My mind is an addled mess, I make no testament to the quality of my prose or coherency. The last two days have been very long, either due to the raw route distance or my increasing slight detours when I lose the trail. Unlike the other three prefectures I found no guidebook by the roadside for Kagawa prefecture. So I have only snapshots of routes at the occasional temple info station, and the sun to tell my way. Two nights ago I thought I’d find a park to sleep in and instead spent an hour wandering around an industrial area by the sea. I ended up sleeping on the dugout bench at a municipal baseball field.
The sky began gray. I’d heard inklings of the weather for days, that a storm was coming. But there was nothing to be done, the road is to be walked, and we don’t lay up for weather. At temple 80 a history teacher driving the route with his daughter chatted at me as I studied the map. I answered his questions politely and smiled at the bad jokes while eyeing another American heading out of the temple towards the mountain.
Seven kilometers separate temple 80 from 81. On flat ground that’s far less than two hours, but there’s a steep incline up Goshikidai plateau, and at the top a maze of up and down hiking trails. To get to the trail up the hill though first you have to criss-cross through terraces of rice fields and residential areas. At first my road was blocked by a pair of construction workers shoring up irrigation canals. The flooded rice paddies forced me to double back and loop around, adding half a kilometer of catlike tightrope walking. Two levels up a large man-made lake sat in the clearing, encircled by more agricultural ridges. Before entering the mountain path, I skirted by one of the tiny trucks that are the backbone of suburban Japan, less than 150cm wide. Working my way up the grade and starting to sweat, I passed a willowy girl with a large DSLR camera. She smiled and said hello, casually descending in a billowy white blouse and pleated black skirt. The contrast of my tattered clothes, sticky wet with sweat gave me pause. I thought about Ugetsu Monogatari and the tales of yuurei, mountain ghosts of wronged maidens that caught unwary travellers and lured them to their doom. As she continued down the mountain I turned and looked after her, leaning on my walking stick and wheezing.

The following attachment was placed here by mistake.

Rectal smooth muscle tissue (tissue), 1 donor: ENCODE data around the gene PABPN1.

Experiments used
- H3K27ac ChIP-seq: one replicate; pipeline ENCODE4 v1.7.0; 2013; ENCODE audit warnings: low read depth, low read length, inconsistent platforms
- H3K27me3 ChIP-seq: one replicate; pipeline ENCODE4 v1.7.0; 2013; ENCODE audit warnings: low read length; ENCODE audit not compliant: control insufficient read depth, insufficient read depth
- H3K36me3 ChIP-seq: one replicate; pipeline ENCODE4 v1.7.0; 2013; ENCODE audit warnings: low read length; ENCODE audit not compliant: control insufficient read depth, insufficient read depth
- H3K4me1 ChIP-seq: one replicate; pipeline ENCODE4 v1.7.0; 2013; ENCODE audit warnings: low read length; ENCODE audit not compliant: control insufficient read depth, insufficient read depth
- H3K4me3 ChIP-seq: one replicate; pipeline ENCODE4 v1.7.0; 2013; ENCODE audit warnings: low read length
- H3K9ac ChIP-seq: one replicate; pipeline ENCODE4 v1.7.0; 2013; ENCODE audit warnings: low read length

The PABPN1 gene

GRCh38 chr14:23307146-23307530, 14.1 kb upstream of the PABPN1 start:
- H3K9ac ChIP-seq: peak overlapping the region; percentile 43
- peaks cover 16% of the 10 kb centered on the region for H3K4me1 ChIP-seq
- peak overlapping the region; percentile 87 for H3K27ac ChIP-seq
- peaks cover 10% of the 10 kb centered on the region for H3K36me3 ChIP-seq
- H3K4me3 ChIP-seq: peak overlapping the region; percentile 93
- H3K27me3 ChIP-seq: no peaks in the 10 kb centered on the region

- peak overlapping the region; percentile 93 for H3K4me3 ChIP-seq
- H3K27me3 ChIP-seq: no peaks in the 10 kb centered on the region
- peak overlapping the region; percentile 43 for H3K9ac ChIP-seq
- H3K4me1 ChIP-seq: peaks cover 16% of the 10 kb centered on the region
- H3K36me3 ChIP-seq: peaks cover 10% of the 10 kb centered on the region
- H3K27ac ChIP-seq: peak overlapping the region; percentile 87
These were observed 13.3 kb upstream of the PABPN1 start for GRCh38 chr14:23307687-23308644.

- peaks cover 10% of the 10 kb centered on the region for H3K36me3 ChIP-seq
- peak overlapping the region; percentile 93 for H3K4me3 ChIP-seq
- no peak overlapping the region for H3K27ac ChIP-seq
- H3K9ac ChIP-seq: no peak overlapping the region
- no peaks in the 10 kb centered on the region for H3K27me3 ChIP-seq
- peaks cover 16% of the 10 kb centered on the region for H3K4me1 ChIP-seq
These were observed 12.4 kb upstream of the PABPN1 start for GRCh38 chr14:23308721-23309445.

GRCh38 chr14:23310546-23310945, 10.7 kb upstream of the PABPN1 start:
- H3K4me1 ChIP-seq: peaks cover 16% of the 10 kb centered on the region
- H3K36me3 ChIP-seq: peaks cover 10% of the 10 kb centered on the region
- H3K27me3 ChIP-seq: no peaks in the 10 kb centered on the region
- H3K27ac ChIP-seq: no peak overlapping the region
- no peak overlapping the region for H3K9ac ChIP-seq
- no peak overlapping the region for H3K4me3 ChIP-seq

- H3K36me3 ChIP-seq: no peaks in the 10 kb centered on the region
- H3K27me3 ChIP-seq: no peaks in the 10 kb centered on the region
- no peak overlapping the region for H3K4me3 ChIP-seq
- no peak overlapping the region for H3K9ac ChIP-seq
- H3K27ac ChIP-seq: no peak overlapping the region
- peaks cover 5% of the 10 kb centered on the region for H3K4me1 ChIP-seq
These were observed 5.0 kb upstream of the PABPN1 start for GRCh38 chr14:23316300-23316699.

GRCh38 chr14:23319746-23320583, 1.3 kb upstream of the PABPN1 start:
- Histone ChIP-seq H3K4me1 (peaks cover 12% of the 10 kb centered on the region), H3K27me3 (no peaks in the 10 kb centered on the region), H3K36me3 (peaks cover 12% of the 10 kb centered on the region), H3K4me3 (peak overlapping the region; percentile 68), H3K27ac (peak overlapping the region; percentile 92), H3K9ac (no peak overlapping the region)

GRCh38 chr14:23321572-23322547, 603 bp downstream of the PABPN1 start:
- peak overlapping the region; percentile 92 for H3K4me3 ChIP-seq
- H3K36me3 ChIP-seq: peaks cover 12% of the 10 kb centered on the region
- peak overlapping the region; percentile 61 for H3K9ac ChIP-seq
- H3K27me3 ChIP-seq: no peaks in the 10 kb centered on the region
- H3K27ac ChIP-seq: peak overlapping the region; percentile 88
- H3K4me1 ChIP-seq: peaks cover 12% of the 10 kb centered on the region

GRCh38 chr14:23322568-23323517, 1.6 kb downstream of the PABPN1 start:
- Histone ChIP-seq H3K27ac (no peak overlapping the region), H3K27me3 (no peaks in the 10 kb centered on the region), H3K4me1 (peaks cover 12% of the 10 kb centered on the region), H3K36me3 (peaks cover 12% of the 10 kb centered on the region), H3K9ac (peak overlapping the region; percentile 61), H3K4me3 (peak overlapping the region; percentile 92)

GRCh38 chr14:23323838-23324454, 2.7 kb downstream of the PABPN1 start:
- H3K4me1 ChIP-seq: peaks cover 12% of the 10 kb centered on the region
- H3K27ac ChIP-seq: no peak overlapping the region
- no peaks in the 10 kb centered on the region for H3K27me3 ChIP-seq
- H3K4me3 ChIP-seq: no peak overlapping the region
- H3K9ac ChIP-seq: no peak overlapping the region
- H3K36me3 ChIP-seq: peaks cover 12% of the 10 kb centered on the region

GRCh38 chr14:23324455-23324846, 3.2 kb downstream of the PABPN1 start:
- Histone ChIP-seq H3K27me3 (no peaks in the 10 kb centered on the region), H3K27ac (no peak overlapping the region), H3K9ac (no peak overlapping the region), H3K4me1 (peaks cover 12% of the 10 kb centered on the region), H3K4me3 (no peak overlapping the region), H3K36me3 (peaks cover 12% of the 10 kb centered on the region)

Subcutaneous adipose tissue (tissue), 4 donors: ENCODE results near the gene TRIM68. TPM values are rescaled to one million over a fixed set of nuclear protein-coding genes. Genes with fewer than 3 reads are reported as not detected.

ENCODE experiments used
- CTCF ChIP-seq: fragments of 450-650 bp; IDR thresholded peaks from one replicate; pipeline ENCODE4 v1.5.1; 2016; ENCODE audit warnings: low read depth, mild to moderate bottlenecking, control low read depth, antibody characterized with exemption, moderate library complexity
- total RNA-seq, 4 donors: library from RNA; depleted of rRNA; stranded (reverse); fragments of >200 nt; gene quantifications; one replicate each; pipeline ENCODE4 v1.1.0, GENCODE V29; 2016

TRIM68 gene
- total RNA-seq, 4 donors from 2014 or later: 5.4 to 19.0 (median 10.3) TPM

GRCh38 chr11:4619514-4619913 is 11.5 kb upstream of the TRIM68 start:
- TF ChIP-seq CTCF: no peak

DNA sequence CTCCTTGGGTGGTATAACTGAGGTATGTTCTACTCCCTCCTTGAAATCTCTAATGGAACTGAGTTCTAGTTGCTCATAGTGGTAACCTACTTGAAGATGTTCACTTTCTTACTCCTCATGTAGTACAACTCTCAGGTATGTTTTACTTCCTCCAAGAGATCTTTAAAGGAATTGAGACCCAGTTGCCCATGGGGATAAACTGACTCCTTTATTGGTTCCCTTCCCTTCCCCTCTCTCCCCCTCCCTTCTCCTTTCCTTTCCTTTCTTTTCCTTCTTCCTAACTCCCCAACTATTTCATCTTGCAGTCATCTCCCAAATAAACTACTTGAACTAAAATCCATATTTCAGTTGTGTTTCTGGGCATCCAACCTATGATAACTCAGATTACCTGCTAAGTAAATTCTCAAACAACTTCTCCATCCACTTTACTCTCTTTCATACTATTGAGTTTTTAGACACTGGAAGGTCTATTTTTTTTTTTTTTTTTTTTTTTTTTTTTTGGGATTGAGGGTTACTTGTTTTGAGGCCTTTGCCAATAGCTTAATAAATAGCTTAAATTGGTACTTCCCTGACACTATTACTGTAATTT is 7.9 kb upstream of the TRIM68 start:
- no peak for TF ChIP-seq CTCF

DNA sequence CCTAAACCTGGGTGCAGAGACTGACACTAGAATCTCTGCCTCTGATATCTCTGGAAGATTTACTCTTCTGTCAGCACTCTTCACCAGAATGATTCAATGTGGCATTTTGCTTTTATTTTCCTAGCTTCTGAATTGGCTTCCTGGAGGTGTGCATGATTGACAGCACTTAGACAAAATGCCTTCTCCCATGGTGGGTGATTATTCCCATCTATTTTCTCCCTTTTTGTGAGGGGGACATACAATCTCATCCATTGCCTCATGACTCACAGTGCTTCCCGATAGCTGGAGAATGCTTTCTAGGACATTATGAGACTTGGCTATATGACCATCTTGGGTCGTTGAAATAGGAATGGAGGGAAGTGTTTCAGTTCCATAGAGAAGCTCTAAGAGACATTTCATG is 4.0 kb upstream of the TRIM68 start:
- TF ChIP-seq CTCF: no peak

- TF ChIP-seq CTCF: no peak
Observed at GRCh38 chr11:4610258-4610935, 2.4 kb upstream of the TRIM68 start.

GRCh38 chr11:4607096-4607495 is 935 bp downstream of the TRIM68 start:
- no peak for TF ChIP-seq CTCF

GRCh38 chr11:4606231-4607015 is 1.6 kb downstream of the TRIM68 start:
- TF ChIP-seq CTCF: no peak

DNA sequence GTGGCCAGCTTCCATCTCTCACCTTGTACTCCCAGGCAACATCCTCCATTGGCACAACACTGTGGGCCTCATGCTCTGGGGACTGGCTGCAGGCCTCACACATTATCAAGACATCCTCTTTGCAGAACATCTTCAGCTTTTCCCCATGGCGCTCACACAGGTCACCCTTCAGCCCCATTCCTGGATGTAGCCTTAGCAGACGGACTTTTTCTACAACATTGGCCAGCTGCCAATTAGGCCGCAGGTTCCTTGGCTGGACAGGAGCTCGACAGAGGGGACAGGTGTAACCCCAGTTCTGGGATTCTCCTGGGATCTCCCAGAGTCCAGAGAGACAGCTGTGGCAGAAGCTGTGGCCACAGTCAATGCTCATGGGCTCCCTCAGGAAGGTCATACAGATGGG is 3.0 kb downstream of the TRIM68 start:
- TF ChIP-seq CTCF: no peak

As I climbed the Goshikidai plateau the air grew taut, the fused bones in my chest contracting. Hope of making it through temples 81 and 82 and back down the mountain before the weather worsened evaporated with falling temperature. Farther up the road an old man of at least eight-five crept on, pausing often to catch his breath. His frailty and self-absorbed nature held me back, yet another widowed pilgrim beyond his physical limits, driven to walk endlessly until Buddha’s sweet mercy brought him repose and back into the arms of those that went before him. Feeling incredibly self-conscious that I could think of no way to help him, I redoubled my pace and sped up the shear incline. Uncomfortable with the idea of him catching up if I took a break, I tore all the way up the mountain, pulling myself up by branches and tree roots, until I reached the summit in record time. My lungs screamed for air in the heat of my chest as I stumbled out of the brush and onto the paved road up to temple 81. Across the way the American stood uneasily in a Nationals hat, looking back and forth between the road and the overgrown trail that continued up.
Yesterday was a terrible storm…
– shoes sloshing
– minnesota guy-
-laugh “on the path”
– curry lady, mom
– car store
– cars box, marks, etc.
– constant daze
– mind hazy
– feet hurt extra in heels, tensing up
– lost camera